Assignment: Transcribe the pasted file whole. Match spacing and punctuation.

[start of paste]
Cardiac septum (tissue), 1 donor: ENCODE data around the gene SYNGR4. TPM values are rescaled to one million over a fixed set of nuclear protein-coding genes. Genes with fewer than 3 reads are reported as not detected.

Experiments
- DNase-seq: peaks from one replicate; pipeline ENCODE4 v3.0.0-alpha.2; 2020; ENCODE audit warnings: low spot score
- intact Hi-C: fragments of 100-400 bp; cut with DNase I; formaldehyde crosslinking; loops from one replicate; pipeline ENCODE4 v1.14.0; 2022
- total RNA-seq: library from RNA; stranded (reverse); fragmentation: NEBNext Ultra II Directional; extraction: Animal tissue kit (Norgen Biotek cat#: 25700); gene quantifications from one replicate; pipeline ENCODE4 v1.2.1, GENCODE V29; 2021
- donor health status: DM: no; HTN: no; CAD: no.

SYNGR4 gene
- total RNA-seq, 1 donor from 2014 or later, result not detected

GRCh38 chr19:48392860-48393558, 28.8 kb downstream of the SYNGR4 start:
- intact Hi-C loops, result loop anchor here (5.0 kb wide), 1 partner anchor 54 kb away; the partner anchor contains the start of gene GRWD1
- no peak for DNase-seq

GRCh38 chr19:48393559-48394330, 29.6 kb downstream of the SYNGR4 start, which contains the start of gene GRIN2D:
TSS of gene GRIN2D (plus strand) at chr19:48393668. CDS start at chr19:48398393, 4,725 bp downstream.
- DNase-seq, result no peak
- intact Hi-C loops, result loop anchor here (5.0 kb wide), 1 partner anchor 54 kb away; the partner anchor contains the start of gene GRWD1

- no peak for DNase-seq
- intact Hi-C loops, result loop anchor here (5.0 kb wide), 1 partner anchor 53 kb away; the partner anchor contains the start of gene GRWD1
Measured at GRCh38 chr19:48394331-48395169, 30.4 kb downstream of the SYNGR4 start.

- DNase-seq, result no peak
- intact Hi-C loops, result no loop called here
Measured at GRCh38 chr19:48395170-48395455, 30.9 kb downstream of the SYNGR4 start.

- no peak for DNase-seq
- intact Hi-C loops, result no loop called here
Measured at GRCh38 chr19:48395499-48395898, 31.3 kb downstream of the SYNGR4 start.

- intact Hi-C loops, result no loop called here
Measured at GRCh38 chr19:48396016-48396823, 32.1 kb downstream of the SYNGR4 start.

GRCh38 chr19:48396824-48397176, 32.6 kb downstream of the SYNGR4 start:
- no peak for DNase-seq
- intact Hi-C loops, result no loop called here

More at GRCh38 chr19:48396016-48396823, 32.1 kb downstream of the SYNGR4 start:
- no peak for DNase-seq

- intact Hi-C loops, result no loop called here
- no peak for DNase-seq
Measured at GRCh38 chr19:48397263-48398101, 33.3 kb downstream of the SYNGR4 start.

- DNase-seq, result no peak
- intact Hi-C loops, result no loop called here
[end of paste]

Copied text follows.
Cardiac septum (tissue), 1 donor: ENCODE data around the gene SYNGR4. TPM values are rescaled to one million over a fixed set of nuclear protein-coding genes. Genes with fewer than 3 reads are reported as not detected.

Experiments
- DNase-seq: peaks from one replicate; pipeline ENCODE4 v3.0.0-alpha.2; 2020; ENCODE audit warnings: low spot score
- intact Hi-C: fragments of 100-400 bp; cut with DNase I; formaldehyde crosslinking; loops from one replicate; pipeline ENCODE4 v1.14.0; 2022
- total RNA-seq: library from RNA; stranded (reverse); fragmentation: NEBNext Ultra II Directional; extraction: Animal tissue kit (Norgen Biotek cat#: 25700); gene quantifications from one replicate; pipeline ENCODE4 v1.2.1, GENCODE V29; 2021
- donor health status: DM: no; HTN: no; CAD: no.

SYNGR4 gene
- total RNA-seq, 1 donor from 2014 or later, result not detected

GRCh38 chr19:48392860-48393558, 28.8 kb downstream of the SYNGR4 start:
- intact Hi-C loops, result loop anchor here (5.0 kb wide), 1 partner anchor 54 kb away; the partner anchor contains the start of gene GRWD1
- no peak for DNase-seq

GRCh38 chr19:48393559-48394330, 29.6 kb downstream of the SYNGR4 start, which contains the start of gene GRIN2D:
TSS of gene GRIN2D (plus strand) at chr19:48393668. CDS start at chr19:48398393, 4,725 bp downstream.
- DNase-seq, result no peak
- intact Hi-C loops, result loop anchor here (5.0 kb wide), 1 partner anchor 54 kb away; the partner anchor contains the start of gene GRWD1

- no peak for DNase-seq
- intact Hi-C loops, result loop anchor here (5.0 kb wide), 1 partner anchor 53 kb away; the partner anchor contains the start of gene GRWD1
Measured at GRCh38 chr19:48394331-48395169, 30.4 kb downstream of the SYNGR4 start.

- DNase-seq, result no peak
- intact Hi-C loops, result no loop called here
Measured at GRCh38 chr19:48395170-48395455, 30.9 kb downstream of the SYNGR4 start.

- no peak for DNase-seq
- intact Hi-C loops, result no loop called here
Measured at GRCh38 chr19:48395499-48395898, 31.3 kb downstream of the SYNGR4 start.

- intact Hi-C loops, result no loop called here
Measured at GRCh38 chr19:48396016-48396823, 32.1 kb downstream of the SYNGR4 start.

GRCh38 chr19:48396824-48397176, 32.6 kb downstream of the SYNGR4 start:
- no peak for DNase-seq
- intact Hi-C loops, result no loop called here

More at GRCh38 chr19:48396016-48396823, 32.1 kb downstream of the SYNGR4 start:
- no peak for DNase-seq

- intact Hi-C loops, result no loop called here
- no peak for DNase-seq
Measured at GRCh38 chr19:48397263-48398101, 33.3 kb downstream of the SYNGR4 start.

- DNase-seq, result no peak
- intact Hi-C loops, result no loop called here